Stacy M. Brown

After four years of the previous administration’s efforts to destroy the Affordable Care Act (ACA), President Joe Biden has moved swiftly to repair damage done to President Barack Obama’s signature legislation.

The Biden administration has reopened enrollment at through May 15 – though the timeline varies depending on the state – to ensure that everyone has an opportunity to obtain coverage.

The move is especially important as the nation continues to grapple with the coronavirus pandemic that has claimed nearly 500,000 American lives.

Marcela Howell, president and CEO of In Our Own Voice: National Black Women’s Reproductive Justice Agenda, applauded the new enrollment window and encouraged all without health insurance – especially in communities of color – to act now to enroll.

“We know that before the passage of the ACA, people of color accounted for 54% of the uninsured in the United States, even though they only make up 35% of the population. Black women and other women of color, who already face systemic barriers to accessing health care, were disproportionately impacted,” Howell said.

According to the Kaiser Family Foundation, about 9 million uninsured Americans could get free or subsidized health insurance through the special enrollment period. Further, for those earning up to 400% of the federal poverty line – about $51,500 for one person and $106,000 for a family of four – government subsidies are available. About 90% of those who sign up through receive subsidies, recent data revealed.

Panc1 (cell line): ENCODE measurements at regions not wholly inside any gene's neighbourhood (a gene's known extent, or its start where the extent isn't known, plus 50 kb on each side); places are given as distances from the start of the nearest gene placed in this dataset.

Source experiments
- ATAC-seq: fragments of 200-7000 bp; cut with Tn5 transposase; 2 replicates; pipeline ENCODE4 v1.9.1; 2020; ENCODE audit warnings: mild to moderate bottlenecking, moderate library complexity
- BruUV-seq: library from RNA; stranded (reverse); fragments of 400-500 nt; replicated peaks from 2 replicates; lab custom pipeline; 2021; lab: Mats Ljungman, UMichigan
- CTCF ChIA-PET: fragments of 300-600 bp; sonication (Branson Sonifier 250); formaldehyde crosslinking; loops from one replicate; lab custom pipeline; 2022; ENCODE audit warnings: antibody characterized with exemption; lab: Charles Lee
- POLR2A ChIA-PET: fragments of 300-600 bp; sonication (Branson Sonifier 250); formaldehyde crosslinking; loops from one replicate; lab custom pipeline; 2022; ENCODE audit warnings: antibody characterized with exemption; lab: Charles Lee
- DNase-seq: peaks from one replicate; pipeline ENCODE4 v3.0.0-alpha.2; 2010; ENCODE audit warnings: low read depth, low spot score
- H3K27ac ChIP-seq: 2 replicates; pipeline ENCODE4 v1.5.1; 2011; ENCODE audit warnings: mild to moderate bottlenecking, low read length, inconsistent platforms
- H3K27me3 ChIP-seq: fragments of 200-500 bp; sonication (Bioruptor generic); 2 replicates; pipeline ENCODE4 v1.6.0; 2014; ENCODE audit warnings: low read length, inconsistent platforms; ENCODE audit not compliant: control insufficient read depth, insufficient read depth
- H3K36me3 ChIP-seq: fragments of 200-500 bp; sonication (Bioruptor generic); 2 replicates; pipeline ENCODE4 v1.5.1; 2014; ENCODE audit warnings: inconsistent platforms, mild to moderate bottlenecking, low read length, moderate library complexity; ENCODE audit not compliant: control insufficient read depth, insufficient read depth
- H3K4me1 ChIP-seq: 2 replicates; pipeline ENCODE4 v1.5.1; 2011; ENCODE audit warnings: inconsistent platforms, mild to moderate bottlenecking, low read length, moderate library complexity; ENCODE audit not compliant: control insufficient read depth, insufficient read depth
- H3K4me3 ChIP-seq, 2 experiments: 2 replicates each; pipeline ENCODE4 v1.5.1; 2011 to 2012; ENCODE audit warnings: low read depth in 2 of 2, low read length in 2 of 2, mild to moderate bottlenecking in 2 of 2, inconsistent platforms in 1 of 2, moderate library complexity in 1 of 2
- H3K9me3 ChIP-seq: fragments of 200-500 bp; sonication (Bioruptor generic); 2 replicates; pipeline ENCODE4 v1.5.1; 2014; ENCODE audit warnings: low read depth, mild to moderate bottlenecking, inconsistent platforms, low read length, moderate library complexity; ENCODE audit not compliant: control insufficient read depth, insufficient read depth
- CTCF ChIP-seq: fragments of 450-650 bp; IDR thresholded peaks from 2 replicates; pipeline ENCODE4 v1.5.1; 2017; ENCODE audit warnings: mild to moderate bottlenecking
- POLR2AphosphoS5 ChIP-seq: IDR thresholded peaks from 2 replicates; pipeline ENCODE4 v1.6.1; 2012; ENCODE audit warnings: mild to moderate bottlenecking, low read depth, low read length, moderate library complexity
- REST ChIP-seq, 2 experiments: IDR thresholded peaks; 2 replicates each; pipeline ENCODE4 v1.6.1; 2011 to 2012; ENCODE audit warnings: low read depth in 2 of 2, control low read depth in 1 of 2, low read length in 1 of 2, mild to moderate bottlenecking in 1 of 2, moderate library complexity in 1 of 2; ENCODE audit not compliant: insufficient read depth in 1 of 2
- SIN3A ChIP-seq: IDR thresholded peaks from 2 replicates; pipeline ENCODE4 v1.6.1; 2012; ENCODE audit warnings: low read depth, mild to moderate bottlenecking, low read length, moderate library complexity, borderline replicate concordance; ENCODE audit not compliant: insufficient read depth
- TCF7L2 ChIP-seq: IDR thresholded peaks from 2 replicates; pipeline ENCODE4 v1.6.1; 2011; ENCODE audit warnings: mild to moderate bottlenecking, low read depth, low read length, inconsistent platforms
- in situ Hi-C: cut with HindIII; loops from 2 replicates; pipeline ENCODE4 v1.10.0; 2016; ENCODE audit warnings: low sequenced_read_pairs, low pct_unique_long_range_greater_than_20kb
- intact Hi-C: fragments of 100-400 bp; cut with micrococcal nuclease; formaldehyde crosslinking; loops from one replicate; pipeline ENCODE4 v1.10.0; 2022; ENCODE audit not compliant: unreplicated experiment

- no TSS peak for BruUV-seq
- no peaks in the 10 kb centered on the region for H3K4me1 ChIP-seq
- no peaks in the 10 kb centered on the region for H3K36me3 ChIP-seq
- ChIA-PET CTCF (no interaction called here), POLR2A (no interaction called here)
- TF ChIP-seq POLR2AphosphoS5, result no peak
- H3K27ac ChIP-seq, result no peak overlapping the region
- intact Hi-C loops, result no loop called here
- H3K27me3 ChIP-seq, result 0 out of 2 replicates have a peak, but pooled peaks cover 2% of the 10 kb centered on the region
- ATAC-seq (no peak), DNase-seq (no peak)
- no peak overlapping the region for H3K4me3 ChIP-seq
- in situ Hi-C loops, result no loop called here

Popularly known as Obamacare, former President Obama signed the ACA into law in 2010. It expanded Medicaid and significantly lowered the cost of insurance for many Americans, particularly low-income residents.

According to, the full effects of Obamacare weren’t seen until 2013, when government-run insurance marketplaces such as were opened. The number of Americans without health insurance fell significantly between 2010 and 2015, but began to rise after 2016 when Donald Trump took office and spent four years attempting to outlaw and dismantle the ACA.

Reportedly, during the first half of 2019, more than 27% of the Hispanic population in the United States didn’t have health insurance, up from a historical low of 19.3% in 2016. In 2019, the national average was 9.5%; Asian Americans had the lowest rate at 7.4%. White Americans also had a below-average rate at 9.8%, whereas 13.6% of Black Africans had no health insurance.

“During the last administration, due to actions to undermine enrollment, the number of people without health insurance increased for the first time since the ACA went into effect,” Howell noted. “Now we have a chance to provide health insurance for more people. We applaud the Biden-Harris administration for taking decisive action to make health insurance coverage more accessible by reopening enrollment for three months. Doing so surely will save lives and help protect people against financial insecurity. We strongly urge those who are uninsured – especially women and people of color – to act now to enroll.”